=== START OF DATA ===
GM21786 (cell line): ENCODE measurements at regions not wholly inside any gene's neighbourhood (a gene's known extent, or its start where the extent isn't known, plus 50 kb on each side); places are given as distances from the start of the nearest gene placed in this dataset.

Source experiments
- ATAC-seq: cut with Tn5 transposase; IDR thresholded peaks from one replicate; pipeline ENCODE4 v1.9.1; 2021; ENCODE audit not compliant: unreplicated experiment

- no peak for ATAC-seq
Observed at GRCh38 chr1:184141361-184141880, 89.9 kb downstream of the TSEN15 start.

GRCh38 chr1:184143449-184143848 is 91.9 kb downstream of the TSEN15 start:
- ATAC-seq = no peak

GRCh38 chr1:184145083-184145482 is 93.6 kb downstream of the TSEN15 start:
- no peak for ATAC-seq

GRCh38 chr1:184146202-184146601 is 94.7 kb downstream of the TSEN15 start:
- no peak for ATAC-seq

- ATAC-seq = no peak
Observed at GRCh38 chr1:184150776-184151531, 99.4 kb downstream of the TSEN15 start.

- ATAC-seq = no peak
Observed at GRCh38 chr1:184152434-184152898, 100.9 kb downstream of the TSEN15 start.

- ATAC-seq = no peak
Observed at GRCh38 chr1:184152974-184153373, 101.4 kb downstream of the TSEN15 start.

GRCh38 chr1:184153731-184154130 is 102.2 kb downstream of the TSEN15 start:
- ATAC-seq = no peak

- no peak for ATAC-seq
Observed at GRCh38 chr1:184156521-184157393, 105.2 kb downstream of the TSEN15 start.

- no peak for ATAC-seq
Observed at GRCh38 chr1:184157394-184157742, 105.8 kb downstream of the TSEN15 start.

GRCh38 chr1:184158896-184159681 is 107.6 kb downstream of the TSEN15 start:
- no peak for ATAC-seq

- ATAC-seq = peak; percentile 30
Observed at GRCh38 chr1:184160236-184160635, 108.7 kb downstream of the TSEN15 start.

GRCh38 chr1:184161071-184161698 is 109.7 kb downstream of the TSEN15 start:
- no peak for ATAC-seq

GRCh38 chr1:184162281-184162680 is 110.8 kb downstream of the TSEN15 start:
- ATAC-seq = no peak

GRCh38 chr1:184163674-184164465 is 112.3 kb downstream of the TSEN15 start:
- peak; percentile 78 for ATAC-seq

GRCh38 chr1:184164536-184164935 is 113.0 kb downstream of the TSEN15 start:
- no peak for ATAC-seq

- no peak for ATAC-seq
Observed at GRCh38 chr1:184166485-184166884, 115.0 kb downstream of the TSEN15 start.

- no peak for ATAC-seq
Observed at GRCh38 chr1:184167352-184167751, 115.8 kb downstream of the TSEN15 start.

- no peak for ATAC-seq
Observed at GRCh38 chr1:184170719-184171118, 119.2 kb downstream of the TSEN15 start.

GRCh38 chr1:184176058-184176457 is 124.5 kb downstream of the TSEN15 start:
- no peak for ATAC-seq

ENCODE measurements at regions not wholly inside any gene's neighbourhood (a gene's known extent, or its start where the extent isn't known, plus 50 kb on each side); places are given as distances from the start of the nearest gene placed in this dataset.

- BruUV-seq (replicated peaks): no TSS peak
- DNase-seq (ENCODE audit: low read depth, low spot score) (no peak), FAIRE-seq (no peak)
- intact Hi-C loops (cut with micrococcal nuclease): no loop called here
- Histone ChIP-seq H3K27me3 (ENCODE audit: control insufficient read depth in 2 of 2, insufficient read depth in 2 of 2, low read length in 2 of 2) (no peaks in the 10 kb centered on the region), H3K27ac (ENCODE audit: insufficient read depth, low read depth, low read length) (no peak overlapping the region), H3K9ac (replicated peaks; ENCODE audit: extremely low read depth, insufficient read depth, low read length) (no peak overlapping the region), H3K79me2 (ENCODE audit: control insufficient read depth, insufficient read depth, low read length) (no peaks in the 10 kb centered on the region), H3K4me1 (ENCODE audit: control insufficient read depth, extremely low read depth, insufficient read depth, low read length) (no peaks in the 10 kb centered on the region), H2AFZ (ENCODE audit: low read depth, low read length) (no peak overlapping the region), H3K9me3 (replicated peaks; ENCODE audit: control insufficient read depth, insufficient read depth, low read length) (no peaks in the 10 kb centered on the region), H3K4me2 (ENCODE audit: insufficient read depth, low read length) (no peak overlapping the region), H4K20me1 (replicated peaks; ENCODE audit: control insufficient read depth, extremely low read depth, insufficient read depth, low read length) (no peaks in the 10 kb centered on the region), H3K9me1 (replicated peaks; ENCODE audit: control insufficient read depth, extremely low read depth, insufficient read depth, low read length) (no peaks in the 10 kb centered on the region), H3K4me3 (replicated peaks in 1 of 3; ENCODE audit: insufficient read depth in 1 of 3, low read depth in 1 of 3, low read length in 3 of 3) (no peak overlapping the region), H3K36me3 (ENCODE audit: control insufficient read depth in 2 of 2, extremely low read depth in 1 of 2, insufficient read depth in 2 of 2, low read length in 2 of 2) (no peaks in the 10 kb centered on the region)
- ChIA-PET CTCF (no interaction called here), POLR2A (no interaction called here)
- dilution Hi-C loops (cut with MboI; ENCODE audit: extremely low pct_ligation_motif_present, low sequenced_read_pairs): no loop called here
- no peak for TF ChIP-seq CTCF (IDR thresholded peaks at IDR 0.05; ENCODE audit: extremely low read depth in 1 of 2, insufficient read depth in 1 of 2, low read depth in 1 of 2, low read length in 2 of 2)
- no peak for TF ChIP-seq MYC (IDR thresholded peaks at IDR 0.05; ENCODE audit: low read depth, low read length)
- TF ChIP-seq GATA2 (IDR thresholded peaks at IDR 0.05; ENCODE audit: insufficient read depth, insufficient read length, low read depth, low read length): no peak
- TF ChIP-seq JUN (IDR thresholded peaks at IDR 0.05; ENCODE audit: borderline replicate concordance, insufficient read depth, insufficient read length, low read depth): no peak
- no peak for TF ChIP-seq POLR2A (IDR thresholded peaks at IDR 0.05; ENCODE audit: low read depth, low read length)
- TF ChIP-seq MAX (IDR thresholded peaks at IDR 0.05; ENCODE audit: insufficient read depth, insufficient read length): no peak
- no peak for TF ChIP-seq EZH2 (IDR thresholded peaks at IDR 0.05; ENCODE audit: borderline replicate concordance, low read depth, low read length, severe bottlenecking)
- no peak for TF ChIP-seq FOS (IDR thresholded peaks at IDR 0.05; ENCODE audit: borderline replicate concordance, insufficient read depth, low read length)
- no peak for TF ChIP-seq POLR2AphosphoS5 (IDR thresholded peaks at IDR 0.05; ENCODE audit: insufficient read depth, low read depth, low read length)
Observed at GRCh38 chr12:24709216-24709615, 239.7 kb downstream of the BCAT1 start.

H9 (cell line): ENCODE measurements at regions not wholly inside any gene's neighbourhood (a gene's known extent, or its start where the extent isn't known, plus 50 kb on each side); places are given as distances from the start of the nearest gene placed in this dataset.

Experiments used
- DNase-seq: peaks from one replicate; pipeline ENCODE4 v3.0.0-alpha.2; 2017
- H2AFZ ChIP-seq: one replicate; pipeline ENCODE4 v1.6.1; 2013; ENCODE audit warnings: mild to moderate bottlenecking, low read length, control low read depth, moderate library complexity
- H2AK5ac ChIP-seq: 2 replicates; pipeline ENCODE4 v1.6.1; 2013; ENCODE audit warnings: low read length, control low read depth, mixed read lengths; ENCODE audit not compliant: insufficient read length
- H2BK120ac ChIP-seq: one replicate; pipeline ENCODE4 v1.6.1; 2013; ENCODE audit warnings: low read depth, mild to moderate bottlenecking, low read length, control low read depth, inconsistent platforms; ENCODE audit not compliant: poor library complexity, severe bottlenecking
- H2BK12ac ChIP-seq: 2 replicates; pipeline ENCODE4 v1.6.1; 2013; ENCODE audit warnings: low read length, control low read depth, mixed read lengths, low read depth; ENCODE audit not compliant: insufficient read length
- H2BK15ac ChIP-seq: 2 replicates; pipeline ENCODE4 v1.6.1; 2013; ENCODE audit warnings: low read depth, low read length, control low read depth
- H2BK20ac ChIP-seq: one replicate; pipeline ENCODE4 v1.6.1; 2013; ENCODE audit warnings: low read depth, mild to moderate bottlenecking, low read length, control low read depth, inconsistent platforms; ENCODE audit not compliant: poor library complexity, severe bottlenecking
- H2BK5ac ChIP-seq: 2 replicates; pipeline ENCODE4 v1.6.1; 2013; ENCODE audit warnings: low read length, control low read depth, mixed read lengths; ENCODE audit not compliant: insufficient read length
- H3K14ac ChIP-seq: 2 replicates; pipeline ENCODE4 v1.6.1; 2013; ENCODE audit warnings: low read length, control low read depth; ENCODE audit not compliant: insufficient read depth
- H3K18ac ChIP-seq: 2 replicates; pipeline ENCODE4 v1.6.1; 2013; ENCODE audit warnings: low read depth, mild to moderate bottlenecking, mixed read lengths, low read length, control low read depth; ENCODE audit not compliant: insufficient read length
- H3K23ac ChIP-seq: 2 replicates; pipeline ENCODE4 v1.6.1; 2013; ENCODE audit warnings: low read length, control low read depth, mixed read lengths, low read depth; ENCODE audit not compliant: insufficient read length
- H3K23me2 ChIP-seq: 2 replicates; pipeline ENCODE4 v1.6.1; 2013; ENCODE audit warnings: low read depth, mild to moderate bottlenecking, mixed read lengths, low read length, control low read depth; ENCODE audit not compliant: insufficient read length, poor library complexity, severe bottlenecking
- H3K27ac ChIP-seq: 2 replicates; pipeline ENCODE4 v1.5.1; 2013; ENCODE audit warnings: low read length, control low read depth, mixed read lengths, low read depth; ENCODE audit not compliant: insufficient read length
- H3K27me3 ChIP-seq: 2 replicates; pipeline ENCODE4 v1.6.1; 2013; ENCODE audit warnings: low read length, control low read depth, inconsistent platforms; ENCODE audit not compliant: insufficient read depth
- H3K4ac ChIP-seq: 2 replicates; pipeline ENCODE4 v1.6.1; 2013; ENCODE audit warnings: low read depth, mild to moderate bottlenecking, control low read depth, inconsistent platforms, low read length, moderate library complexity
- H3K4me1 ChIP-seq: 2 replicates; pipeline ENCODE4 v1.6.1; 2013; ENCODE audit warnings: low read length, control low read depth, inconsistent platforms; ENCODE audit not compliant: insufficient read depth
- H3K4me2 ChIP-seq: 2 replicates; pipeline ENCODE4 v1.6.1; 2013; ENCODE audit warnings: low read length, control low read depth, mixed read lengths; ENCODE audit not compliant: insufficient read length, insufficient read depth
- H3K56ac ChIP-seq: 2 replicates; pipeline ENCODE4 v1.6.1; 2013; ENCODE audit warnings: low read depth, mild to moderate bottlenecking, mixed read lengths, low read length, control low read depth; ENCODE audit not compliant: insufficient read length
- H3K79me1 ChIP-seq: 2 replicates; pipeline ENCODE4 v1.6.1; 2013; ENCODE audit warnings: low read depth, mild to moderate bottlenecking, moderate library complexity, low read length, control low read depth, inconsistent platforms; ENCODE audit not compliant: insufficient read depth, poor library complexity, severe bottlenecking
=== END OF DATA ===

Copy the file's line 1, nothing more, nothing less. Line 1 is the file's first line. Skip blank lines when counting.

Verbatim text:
GM21786 (cell line): ENCODE measurements at regions not wholly inside any gene's neighbourhood (a gene's known extent, or its start where the extent isn't known, plus 50 kb on each side); places are given as distances from the start of the nearest gene placed in this dataset.